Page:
I was contacted earlier this week by a government agency here in town (won't say which one so I don't embarrass 'em). They have a construction project going on by their main entrance, and it has a wooden fence up to keep people out and to hide the really ugly construction stuff. The fence is about 8' high and about 100' long. The agency's director wanted some art that would (a) make the fence look better and (b) honor the people that the agency serves. And once the construction was over, the art would be removed from the fence and kept within the agency. Sounds pretty cool to me. I went out and looked at it, then talked with my point of contact on the phone. We were both talking about a pretty good-sized project, namely five 4'x4' diamond-shaped plywood panels with different things painted on each panel. Everything was going great until I asked him, "What kind of budget are we looking at?"

Stunned silence on the other end of the line. Then "Uhh, well, we were looking for a volunteer effort ... uh, we'd pay for the materials, of course ..."

Right. This government agency wants me to work for about six weeks on these panels. For free. Gee, I'm so honored. I mean, hey, everybody there is working for free, too, right? So is everybody in the construction company ... but the government is paying for the materials, of course!

I've sent them a written proposal that includes a fairly detailed description of what the job entails, how long it would take, and what I'd do it for. I'm even giving them a very cut-rate price since I admire the work they're doing. But it's not free.

The problem is, so many people think that artists are just dying to give their work away for free. This agency is no different from any non-profit, church, school, or tiddly-wink club. I get people all the time asking me for donations for fund-raising events. I used to give to some of them, but then I thought about the business side of it, and have slammed that particular door shut. Here's the business model, in a nutshell:
1. I do the work.
2. They take it away and sell it for maybe 25% of the retail price if they're lucky.
3. They keep the money. The buyer might get a tax break.
4. They tell me how much "exposure" my art got.
5. My collectors have now been "exposed" to the fact that other people are buying my work at a 75% or more discount.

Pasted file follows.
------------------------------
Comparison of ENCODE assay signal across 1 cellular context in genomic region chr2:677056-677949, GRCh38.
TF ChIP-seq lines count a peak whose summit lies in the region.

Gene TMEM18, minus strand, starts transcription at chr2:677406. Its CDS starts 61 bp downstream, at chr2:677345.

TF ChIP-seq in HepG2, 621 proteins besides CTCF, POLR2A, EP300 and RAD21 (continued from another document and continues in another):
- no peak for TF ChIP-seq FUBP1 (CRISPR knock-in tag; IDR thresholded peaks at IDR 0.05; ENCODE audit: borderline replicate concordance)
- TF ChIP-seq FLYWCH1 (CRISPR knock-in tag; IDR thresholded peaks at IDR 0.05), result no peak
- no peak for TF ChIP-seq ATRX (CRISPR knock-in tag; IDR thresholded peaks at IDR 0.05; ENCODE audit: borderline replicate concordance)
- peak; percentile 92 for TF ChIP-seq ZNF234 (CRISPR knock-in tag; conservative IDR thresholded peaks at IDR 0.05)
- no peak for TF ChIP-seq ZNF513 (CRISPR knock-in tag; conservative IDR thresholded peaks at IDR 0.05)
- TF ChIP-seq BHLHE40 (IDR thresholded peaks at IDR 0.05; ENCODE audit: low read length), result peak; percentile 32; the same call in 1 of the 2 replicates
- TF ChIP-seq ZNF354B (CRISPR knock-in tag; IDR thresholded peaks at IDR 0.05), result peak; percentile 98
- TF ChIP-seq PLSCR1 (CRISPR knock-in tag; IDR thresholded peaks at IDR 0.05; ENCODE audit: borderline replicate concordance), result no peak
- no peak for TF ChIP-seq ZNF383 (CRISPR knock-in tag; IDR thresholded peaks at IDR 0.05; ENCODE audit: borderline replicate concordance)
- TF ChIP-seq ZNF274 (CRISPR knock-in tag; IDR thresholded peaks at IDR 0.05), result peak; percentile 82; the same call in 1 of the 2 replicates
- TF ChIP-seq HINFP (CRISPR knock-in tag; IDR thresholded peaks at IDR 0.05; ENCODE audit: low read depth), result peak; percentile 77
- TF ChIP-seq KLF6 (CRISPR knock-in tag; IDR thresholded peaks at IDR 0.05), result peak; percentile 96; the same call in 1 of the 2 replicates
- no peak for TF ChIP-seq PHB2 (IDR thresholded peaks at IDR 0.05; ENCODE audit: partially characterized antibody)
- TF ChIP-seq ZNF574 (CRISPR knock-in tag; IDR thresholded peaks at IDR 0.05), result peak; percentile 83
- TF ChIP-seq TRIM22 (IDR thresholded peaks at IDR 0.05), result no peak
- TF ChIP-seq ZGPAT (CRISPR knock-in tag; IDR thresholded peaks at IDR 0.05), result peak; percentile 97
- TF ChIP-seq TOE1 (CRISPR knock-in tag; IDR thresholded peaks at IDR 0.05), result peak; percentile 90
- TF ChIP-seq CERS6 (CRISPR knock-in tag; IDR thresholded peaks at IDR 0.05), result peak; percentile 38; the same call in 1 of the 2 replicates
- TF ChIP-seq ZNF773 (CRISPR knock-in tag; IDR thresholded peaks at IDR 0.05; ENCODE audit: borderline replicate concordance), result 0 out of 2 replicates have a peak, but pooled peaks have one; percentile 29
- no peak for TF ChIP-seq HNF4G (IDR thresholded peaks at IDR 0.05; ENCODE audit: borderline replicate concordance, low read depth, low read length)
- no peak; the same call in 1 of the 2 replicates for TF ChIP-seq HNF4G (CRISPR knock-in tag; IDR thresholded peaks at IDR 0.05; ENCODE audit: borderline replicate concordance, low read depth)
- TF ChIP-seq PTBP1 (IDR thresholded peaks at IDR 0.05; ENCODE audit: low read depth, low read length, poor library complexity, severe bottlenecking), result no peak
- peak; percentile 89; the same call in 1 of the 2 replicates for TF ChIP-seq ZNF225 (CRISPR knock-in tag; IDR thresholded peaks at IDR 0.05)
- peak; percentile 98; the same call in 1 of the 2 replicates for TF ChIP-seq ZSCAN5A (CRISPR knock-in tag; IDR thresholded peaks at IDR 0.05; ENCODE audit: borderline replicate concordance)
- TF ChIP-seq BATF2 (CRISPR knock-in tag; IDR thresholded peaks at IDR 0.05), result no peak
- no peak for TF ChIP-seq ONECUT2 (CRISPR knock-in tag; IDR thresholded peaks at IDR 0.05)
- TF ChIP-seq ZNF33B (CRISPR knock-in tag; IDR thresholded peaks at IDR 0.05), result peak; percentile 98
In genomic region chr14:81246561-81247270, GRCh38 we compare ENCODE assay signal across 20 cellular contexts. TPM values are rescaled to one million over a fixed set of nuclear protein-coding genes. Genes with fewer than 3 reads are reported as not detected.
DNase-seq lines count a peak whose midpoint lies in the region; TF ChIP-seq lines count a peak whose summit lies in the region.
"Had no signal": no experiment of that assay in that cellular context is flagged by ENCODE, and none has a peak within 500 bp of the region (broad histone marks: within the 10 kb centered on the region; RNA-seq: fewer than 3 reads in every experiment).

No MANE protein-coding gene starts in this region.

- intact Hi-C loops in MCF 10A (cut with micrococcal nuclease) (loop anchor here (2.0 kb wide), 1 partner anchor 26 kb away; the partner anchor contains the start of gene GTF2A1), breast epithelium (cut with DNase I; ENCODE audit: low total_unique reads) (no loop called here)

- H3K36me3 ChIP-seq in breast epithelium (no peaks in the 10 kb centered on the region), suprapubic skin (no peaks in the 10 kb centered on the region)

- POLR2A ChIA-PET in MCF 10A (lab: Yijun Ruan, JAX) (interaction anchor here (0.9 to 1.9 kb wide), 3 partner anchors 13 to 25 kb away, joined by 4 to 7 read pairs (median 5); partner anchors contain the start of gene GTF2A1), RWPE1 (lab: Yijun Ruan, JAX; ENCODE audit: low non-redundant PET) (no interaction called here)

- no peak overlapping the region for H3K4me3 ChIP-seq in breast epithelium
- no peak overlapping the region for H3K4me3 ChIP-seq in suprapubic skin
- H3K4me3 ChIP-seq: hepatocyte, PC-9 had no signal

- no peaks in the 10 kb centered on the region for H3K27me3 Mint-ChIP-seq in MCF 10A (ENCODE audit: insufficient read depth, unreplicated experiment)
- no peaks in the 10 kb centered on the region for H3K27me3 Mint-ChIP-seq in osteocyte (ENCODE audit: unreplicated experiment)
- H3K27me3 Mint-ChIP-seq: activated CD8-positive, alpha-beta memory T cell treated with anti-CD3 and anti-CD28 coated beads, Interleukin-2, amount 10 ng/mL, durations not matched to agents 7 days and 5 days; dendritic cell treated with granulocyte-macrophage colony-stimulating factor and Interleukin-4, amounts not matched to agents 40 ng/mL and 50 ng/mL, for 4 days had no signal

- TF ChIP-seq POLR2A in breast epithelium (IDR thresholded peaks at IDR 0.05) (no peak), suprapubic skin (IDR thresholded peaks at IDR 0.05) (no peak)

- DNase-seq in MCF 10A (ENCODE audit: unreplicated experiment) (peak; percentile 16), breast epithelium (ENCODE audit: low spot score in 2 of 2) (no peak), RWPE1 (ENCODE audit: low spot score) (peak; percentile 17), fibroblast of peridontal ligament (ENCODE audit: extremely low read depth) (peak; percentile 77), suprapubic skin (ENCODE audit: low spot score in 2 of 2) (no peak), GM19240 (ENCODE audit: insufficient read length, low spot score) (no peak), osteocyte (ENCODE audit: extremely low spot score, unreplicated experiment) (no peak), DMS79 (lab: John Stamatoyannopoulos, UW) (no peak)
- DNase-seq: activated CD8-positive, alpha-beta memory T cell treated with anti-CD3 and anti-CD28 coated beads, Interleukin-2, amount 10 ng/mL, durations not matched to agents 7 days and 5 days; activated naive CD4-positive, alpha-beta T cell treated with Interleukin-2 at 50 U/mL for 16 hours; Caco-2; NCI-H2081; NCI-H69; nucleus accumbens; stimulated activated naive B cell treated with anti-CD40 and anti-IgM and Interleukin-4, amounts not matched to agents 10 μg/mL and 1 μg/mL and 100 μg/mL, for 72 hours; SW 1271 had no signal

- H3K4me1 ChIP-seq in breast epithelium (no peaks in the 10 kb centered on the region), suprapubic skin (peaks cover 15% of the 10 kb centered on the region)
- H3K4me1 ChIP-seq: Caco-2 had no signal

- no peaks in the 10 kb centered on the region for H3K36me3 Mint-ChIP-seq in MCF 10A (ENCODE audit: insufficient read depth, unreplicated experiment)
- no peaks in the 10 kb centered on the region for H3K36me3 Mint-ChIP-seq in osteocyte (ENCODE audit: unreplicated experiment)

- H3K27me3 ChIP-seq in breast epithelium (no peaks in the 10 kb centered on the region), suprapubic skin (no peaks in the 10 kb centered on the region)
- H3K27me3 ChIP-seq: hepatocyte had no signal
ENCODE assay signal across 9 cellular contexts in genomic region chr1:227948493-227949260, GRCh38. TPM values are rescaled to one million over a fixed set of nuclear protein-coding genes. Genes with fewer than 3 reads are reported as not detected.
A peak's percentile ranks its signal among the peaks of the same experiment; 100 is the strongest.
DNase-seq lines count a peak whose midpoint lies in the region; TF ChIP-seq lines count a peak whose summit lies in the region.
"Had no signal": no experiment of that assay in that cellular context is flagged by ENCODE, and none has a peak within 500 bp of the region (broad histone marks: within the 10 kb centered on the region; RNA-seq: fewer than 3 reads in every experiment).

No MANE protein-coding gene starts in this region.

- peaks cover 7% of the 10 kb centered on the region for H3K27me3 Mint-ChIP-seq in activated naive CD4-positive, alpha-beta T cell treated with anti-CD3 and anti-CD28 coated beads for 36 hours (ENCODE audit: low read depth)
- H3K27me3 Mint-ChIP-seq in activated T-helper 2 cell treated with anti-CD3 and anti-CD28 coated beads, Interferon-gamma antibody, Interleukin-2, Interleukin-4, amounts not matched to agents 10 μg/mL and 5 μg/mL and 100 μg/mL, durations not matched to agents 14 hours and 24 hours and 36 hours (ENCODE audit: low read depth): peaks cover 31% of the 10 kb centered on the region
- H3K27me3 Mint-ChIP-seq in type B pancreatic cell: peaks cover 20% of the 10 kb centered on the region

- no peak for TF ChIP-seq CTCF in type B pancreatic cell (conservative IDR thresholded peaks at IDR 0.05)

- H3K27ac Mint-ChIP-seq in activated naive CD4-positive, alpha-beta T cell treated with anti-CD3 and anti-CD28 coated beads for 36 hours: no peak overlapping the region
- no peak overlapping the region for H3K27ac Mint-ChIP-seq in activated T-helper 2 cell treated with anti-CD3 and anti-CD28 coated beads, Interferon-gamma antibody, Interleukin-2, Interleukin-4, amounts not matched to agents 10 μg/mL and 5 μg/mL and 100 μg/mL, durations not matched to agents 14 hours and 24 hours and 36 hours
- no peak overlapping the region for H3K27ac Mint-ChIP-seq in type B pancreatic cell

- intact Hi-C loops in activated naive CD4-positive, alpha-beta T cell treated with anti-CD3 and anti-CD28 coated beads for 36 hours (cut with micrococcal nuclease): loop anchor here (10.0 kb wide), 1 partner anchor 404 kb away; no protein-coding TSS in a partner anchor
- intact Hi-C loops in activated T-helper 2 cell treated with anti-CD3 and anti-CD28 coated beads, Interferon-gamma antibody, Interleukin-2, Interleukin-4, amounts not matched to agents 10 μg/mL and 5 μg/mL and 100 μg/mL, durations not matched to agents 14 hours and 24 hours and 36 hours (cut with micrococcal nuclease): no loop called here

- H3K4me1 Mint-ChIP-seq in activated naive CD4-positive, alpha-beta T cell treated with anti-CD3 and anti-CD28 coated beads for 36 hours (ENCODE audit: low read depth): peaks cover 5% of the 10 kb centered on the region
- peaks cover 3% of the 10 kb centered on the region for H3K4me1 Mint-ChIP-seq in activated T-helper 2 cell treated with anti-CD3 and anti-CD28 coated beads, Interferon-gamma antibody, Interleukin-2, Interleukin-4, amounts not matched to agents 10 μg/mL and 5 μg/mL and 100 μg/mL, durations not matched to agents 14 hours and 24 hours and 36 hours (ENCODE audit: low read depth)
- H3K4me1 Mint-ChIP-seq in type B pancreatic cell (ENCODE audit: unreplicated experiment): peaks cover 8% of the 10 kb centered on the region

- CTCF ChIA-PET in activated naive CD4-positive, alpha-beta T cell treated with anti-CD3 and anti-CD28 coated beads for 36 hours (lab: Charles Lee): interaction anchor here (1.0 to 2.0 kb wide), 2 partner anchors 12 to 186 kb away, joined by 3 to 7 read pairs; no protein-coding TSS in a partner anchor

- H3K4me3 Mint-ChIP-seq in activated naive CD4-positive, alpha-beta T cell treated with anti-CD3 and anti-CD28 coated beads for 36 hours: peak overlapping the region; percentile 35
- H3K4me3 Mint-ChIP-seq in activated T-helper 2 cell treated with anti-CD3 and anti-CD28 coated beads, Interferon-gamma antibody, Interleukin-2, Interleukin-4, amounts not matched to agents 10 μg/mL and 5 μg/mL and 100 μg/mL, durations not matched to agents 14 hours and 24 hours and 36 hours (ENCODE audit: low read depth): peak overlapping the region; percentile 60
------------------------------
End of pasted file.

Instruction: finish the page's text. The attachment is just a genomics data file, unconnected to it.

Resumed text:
6. I'm left without the art, without a tax break, and with collectors who are pissed off that their collection has just been severely devalued. Think they're gonna buy anything from me in the future?

Grumble, grumble, grumble. This government agency has got me in a grouchy mood. Time to go play with my dogs.

Tuesday, April 08, 2008

Canine Crisis, Part 3

Our sweet little Indie had her checkup yesterday.  You may remember from previous posts that a couple of weeks ago she suddenly developed Addison's syndrome, which is when your adrenal glands quit working.  We thought we might lose her.  However, Addison's is treatable (not curable).  In yesterday's checkup, all her blood chemicals were normal and her weight was back up to a rousing 13.4 pounds, about where it was when it all began.  Just as important, her spirits are up, her attention level is back to normal, she's active and giving her sister hell.  Her stamina is back to about 99% of where it was before, but then, she's very much a tomboy.  So all is well in Indie-land.

Side effects of the Prednizone we give her every day are minimal.  Her water intake and outflow are up a bit - not quite as dramatically as earlier, but noticeable.  The only odd thing is that she has taken a lot more interest in humping her sister.  Hey, if it feels good, do it, right?  Soozee is clueless, of course.  We don't know if Indie is gender-confused, a hard-core incestuous lesbian, or just feeling the effects of the steroids.  Whatever the case, it's just an amusing and mild side effect, and given the alternatives, we'll take it any day.

Thursday, April 03, 2008

Art Cries Out

Art Cries Out is an online site dedicated to protest art. Some is about the Iraq war, some about Katrina, you name it. There's some very good work there. Those of us doing such socially-conscious work often have a hard time getting it exhibited. It's great to have a site like this where the focus is on the message and not on sales. I entered their Online Iraq War Memorial competition. At the moment, my painting "Warrior" is one of their three finalists. Go take a look - I think you'll find some thought-provoking material there.

Wednesday, April 02, 2008

More Pictures of Jackson

I haven't posted any pictures of my grandson, Jackson, lately. Sorry for being so inconsiderate! Here are a few of the latest.